The Tea Party Must Fight For Economic Growth
By Louis R. Woodhill
June 30, 2014
The Tea Party movement (TPM) began as a spontaneous uprising against federal government overreach. Like all true grass roots movements, the TPM is inchoate, unfocused, and disorganized. Politicians have tried to harness TPM energy to help win elections and/or further their agendas, with mixed results to date.
The TPM is Jacksonian (after Andrew Jackson) in its impulse. Those Americans whose life plan calls for working and providing for themselves and their dependents tend to be Jacksonians. They believe that a growing federal government, and especially an ever-expanding federal welfare state, means diminished prosperity and prospects for people like them. And, they are right.
The TPM was a reaction to the federal bailouts of banks and auto companies in late 2008 and early 2009, President Obama’s early-2009 “stimulus” bill ($842 billion), and Obamacare (2010). However, a major source of public anxiety and TPM energy was the publication by the Congressional Budget Office (CBO) of its “Long Term Budget Outlook” (LTBO) on June 30, 2010.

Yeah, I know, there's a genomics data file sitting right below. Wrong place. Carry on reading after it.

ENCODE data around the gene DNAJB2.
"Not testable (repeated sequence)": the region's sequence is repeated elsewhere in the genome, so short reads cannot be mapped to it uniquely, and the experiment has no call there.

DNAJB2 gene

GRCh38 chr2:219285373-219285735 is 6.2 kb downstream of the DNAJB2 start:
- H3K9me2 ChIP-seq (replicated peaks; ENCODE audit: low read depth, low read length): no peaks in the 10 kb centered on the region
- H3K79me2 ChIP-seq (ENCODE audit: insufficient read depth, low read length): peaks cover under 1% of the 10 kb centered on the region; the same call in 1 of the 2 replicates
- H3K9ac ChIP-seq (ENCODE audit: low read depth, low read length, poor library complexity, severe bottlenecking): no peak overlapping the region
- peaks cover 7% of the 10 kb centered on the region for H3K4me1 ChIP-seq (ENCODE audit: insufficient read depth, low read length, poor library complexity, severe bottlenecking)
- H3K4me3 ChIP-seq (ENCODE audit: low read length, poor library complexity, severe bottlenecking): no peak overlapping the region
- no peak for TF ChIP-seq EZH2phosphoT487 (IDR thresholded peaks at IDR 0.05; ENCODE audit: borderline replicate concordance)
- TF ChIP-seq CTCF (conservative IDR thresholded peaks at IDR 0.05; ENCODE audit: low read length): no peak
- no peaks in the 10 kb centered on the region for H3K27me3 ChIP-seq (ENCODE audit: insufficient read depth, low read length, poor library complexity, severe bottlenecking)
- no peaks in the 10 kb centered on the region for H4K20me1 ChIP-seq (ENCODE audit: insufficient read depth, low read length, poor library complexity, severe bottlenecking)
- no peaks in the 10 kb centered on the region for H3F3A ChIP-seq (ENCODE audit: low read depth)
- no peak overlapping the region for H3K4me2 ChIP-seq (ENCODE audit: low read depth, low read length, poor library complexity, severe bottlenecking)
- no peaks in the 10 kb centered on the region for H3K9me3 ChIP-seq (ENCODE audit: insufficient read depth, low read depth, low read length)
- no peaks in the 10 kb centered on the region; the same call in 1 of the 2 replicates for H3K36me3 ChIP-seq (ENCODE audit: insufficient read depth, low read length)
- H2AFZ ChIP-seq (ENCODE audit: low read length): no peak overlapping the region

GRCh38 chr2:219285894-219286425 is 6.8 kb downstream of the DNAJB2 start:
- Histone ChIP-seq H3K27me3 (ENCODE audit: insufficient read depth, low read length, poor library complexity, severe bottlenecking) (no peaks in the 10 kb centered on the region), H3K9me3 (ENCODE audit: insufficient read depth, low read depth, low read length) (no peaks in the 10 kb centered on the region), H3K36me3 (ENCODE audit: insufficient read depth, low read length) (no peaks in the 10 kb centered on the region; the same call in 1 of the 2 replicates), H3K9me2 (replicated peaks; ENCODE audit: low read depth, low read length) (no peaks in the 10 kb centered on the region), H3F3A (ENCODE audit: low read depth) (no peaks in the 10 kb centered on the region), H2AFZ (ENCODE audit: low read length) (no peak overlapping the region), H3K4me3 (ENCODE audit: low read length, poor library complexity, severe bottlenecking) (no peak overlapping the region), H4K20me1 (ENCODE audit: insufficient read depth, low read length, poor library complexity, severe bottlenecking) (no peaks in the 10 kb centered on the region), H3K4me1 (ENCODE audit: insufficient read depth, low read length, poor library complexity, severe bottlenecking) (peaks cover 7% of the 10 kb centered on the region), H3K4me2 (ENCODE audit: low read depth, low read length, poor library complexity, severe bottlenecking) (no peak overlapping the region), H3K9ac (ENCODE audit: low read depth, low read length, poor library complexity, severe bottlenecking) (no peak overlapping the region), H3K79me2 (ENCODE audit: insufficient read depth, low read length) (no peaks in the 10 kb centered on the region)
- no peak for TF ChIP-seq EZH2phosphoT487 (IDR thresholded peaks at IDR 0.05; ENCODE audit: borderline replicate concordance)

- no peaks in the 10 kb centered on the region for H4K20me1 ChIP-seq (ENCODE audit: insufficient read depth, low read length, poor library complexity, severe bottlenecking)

The 2010 LTBO forecasted (fiscal) Armageddon, with federal debt as a percent of GDP rising from 62% in 2010 to 947% in 2084. The CBO forecast produced responses ranging from futile (the Simpson-Bowles “Chairmen’s Report”) to politically disastrous (Paul Ryan’s 2011 budget plan).
Now, let’s fast-forward three years, to the CBO’s September 2013 LTBO (which is their most recent long-range projection).
In the CBO’s “Alternate Fiscal Scenario” case (which they consider much more likely than their “Extended Baseline” case, which assumes politically implausible spending restraint), America’s (fiscal) world comes to an end, as shown in the chart below.
Read the rest at Forbes Magazine's Unconventional Logic Blog.